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A direct current (DC) electrical charge of some 9 to 48 volts that is sent along a microphone cable to energize the transducer is known as phantom power. The phrase “phantom power” is a result of the fact that there is no visible means of conductivity, no extra electrical line running from the DC power source to the microphone nor is the added DC voltage noticeable in the audio path. In other words, phantom power does its job of essentially powering the microphone invisibly and without interfering with the alternating current (AC) used for the actual audio reproduction and traveling in the same cable.
Phantom power essentially energizes the diaphragm and capacitors inside a condenser microphone, also known as a capacitor microphone. Condenser microphones are today considered the microphone of choice for quality audio reproduction but require a DC power source for proper functioning. Power sources for this DC voltage include a mixing desk, a battery or a power box. Phantom power energizes the transducer element inside the microphone, thereby polarizing the transducer’s diaphragm and capacitor to essentially turn sound waves into electrical impulses. The energized element captures the audio input, ordinarily a voice or instrument, and returns the audio signal as alternating current (AC) to the preamp in the mixing desk. The electrically reproduced audio signal is undisturbed by the phantom power and is able to be amplified and/or recorded without distortion.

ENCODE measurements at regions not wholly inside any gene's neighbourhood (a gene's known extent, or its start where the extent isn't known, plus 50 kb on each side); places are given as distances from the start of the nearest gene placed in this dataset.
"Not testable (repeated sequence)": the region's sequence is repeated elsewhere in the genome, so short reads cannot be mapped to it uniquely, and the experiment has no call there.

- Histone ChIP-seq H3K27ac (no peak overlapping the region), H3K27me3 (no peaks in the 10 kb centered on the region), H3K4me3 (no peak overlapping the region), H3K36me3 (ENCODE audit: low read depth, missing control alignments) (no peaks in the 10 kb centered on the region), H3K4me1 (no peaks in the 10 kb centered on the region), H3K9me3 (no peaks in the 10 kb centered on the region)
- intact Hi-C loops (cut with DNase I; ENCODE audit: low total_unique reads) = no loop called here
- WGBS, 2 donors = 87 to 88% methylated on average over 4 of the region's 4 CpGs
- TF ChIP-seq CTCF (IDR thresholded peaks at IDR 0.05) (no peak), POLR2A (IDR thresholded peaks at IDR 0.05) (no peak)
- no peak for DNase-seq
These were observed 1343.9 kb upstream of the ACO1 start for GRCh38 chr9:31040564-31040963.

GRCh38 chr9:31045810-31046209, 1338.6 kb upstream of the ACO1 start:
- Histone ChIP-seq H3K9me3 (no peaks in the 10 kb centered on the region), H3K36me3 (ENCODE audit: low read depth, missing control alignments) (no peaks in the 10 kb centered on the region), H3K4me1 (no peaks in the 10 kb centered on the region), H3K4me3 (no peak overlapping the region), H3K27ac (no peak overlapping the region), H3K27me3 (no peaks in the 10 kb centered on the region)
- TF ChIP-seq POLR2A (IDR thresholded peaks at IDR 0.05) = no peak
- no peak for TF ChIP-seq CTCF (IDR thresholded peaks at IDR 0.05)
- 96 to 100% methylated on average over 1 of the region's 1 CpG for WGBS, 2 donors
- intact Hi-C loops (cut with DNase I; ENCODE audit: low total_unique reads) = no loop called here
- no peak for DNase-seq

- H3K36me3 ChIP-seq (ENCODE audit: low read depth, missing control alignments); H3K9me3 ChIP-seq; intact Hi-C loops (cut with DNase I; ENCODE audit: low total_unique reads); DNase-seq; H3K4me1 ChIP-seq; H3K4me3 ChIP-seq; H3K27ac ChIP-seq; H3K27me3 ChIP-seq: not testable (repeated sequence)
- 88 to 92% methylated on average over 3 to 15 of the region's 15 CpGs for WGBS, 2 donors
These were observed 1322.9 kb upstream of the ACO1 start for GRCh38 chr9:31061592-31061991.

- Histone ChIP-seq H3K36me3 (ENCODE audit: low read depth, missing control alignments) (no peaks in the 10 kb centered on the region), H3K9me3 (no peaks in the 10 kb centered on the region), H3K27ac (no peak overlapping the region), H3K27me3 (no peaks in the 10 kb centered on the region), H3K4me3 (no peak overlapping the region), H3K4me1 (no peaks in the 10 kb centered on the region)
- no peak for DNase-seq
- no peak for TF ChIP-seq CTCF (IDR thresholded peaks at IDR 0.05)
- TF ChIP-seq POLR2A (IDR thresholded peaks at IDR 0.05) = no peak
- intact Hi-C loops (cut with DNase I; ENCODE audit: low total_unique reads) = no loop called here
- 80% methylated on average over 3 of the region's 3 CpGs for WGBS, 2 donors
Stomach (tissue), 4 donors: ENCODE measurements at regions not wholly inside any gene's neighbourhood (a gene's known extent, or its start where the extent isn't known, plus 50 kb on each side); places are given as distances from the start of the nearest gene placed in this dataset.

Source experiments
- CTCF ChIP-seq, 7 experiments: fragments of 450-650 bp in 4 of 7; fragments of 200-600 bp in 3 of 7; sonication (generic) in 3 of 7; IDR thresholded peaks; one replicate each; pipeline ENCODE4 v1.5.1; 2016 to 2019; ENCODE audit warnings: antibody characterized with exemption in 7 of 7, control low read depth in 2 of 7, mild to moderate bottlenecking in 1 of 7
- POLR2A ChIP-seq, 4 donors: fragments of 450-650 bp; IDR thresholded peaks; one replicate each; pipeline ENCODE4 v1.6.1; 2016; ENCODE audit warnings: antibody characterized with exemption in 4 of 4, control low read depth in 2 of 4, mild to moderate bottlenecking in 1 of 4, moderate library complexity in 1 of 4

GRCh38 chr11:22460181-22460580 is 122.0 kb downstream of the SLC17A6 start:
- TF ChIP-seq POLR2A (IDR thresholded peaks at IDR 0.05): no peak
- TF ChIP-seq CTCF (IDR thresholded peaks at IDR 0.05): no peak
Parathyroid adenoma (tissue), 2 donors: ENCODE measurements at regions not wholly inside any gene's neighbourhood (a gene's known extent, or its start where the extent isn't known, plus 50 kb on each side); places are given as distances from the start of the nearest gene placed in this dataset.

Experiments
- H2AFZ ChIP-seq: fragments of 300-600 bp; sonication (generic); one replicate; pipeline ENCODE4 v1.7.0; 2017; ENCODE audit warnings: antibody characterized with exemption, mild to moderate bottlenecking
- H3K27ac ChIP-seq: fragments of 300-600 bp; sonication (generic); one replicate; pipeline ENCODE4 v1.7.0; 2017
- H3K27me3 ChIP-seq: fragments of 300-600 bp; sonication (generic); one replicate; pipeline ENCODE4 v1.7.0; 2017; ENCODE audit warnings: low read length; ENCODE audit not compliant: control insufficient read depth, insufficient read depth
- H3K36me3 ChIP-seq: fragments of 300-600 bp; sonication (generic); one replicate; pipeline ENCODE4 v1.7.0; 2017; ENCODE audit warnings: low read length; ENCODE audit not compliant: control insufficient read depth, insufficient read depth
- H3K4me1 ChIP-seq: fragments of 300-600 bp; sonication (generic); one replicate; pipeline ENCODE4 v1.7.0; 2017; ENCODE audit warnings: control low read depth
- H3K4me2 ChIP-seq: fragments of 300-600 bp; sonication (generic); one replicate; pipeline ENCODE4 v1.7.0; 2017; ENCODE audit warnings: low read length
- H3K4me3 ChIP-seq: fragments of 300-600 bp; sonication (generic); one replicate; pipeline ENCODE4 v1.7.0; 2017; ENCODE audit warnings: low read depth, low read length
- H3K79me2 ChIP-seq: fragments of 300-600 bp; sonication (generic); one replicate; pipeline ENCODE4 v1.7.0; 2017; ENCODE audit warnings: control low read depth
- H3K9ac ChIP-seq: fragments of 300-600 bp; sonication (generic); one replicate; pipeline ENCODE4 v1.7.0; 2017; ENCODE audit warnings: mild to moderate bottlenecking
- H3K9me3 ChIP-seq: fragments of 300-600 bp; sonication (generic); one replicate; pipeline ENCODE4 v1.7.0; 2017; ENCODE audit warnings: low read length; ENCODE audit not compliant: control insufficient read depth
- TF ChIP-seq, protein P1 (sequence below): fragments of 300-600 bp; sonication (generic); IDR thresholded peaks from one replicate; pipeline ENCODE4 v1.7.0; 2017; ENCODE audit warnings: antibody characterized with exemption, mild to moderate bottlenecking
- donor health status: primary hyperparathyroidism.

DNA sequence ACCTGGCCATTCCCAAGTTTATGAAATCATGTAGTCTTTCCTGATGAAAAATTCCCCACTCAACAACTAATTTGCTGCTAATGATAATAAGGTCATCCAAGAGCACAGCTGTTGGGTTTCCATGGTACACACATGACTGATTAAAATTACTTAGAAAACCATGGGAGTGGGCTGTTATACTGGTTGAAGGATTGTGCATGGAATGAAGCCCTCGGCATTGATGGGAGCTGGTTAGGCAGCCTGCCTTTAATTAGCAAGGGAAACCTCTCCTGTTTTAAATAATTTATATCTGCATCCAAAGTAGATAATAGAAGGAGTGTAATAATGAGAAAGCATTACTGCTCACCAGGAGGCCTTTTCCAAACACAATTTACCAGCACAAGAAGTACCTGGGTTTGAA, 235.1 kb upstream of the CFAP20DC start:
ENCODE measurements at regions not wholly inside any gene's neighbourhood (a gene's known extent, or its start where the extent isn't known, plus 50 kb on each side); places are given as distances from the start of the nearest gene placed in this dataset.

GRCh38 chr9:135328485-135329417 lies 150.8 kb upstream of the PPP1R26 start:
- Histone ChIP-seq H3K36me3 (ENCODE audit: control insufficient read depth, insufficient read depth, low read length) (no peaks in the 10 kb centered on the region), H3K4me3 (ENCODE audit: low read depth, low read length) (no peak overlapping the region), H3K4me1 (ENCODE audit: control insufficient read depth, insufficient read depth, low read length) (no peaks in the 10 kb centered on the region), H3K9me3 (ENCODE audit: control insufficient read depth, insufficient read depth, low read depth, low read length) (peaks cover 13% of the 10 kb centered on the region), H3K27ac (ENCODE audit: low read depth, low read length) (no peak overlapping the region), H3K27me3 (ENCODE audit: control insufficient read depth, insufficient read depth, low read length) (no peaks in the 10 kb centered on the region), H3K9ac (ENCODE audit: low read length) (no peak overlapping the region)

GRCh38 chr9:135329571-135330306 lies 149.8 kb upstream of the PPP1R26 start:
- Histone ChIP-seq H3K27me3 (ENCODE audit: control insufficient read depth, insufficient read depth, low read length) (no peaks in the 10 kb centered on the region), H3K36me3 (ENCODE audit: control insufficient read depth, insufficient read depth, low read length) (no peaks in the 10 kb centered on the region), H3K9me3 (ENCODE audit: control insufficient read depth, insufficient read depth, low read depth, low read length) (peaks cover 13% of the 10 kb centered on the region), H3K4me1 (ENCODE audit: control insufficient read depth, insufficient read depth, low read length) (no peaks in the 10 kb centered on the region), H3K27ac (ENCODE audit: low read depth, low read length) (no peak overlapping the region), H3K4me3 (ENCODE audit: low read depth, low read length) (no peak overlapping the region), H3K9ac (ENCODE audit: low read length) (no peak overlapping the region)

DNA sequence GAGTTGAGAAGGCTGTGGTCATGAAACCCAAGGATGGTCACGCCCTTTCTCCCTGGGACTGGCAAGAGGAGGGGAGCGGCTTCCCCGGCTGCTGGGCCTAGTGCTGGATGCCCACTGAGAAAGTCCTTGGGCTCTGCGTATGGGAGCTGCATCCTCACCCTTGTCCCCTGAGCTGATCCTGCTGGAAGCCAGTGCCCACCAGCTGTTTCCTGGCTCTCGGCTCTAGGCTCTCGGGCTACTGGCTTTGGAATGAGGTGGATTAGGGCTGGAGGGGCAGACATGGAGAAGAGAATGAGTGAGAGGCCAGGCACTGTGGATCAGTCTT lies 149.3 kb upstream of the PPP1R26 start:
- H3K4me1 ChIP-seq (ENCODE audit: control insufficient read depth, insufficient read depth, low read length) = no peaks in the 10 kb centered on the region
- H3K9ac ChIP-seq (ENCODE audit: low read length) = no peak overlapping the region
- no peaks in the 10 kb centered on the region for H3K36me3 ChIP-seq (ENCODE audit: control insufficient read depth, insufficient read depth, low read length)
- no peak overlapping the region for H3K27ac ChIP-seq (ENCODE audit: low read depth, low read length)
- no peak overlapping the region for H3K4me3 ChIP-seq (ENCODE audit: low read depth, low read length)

The audio signal produced by a condenser microphone is considered alternating current to be transferred from electrical energy into sound at the mixing desk. This AC current, however, is neither designed nor utilized to energize the condenser microphone’s transducer. That’s where phantom power comes in, to subtly power the audio reproduction elements within the microphone itself.
This is accomplished, in part, by using a direct injection (DI) box. The DI box allows the DC voltage to be carried along a lengthy electrical line or wire and to overcome the impedance, the resistance, inherent in the wire length. Using a three-pin XLR plug, two of the pins send both AC and DC electrical current along the microphone cable to the transducer. The DC current powers the capacitor and the AC current carries the audio signal and is returned via the two pins within the plug. The third pin in the XLR plug is the ground. Thus the DI box allows a single, long microphone wire to conduct, with little resistance, both phantom power and AC current through the XLR plug and cable to energize and polarize the microphone’s diaphragm and capacitor.
A DI has nothing to do with Phantom (Unless it is a unit that generates its own).
DI boxes convert a Hi-Z signal (ie a guitar) to a Lo-Z signal (like a microphone). They use either electronic circuitry or a passive impedence matching transformer to do this.
You have two half working explanations in there but the combination of the two make little sense.